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Atlanta officials nix preservation requirement for downtown’s Constitution Building

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Constructed in the 1940s, Art Moderne structure has sat derelict and vacant for decades

The Constitution Building as it appeared when it opened, and today.
The Atlanta Constitution Building as it appeared when it opened, and today.
Michael Kahn, Curbed Atlanta

Just when preservationists think Atlanta is finally moving toward a future more sympathetic to the city’s built history, the city pulls a fast one.

Back in October, city officials issued a request for proposals by developers interested in adaptively reusing the Atlanta Constitution Building adjacent to The Gulch. The wording of the RFP specifically noted that a primary objective of the project was to “reuse and/or adaptively reuse” the building.

Cue history buffs rejoicing.

However, according to Creative Loafing, the city amended the RFP right before Thanksgiving, adding that the building was a candidate for demolition and replacement.

The amendment removes the reuse of the building as a primary objective and notes that proposals will be accepted that include demolition of the Art Moderne structure, which has seen better days. (For a look inside the building, slip on a hazmat suit and head over here).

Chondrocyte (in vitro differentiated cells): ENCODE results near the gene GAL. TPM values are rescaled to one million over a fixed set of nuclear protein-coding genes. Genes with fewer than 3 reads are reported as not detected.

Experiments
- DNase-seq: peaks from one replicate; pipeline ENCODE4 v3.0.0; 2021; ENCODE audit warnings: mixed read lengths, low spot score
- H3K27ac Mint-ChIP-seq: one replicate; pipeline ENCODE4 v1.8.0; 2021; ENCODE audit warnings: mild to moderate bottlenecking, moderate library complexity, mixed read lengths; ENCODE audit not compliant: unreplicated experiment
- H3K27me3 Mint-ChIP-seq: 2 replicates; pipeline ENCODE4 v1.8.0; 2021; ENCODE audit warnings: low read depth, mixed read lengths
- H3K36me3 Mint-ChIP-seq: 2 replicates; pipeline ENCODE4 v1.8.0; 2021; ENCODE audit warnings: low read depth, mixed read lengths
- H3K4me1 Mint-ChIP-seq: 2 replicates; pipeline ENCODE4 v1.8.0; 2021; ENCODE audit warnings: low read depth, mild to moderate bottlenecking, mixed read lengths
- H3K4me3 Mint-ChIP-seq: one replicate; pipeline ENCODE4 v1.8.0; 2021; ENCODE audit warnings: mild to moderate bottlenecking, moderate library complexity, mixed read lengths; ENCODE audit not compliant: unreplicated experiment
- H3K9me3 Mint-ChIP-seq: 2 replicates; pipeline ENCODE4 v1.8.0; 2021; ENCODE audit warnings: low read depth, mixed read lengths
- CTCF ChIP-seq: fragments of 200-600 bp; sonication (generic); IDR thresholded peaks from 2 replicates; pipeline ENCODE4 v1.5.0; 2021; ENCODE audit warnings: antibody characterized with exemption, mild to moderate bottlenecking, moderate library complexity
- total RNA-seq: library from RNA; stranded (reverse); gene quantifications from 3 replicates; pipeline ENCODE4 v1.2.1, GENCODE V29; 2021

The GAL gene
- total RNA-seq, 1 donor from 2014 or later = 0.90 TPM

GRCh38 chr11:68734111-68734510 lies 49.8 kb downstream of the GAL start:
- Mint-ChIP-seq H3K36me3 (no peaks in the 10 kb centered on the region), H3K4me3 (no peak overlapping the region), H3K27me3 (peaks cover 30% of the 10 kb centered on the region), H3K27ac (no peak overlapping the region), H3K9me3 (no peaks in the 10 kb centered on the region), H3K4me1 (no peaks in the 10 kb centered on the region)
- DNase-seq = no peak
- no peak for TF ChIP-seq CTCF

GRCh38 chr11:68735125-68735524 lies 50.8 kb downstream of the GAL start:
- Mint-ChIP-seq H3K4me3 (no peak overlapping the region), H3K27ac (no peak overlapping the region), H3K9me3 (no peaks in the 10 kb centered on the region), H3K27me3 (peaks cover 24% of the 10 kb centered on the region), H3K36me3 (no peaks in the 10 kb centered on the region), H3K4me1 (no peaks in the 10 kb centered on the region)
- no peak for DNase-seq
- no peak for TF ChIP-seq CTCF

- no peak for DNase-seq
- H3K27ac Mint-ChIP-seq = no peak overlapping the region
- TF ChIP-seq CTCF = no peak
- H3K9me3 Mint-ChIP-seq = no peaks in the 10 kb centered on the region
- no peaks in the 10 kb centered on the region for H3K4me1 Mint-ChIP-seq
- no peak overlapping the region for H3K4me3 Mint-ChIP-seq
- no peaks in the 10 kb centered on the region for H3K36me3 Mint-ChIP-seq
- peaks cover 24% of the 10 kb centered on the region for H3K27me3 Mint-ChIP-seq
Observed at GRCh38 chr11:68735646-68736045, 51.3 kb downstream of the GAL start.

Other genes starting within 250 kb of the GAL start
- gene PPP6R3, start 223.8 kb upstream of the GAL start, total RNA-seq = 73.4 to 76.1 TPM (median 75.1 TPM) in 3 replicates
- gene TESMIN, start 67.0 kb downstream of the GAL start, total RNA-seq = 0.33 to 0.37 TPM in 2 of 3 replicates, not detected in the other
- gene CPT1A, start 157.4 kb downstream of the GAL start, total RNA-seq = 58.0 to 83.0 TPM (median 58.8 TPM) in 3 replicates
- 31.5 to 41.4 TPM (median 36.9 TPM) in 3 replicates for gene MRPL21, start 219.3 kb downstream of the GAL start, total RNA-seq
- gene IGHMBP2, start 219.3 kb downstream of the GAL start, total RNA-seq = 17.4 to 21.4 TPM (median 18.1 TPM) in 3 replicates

Proposals can include residential and commercial uses that are determined to be the “highest and best use” of the site. The redevelopment of the Atlanta Constitution Building would tack on to the western end of the proposed redevelopment of Underground Atlanta.

The preservation community was quick to express frustrations with the city through channels including the Atlanta Preservation Alliance and a dedicated Facebook page Save the Atlanta Constitution Building.

Responses to the RFP are due on Dec. 15, with the winning proposal expected to be announced some time in the new year.

In somewhat related news, the Atlanta Urban Design Commission recently voted to nix a plan that would have granted Kirkwood’s Pullman Yard status as a Landmark, making it extremely difficult for developers to wipe the 28-acre site clean, WABE reports. Regarding Pullman Yard’s future, city officials said they’ll go back to the drawing board with the state, which owns the site.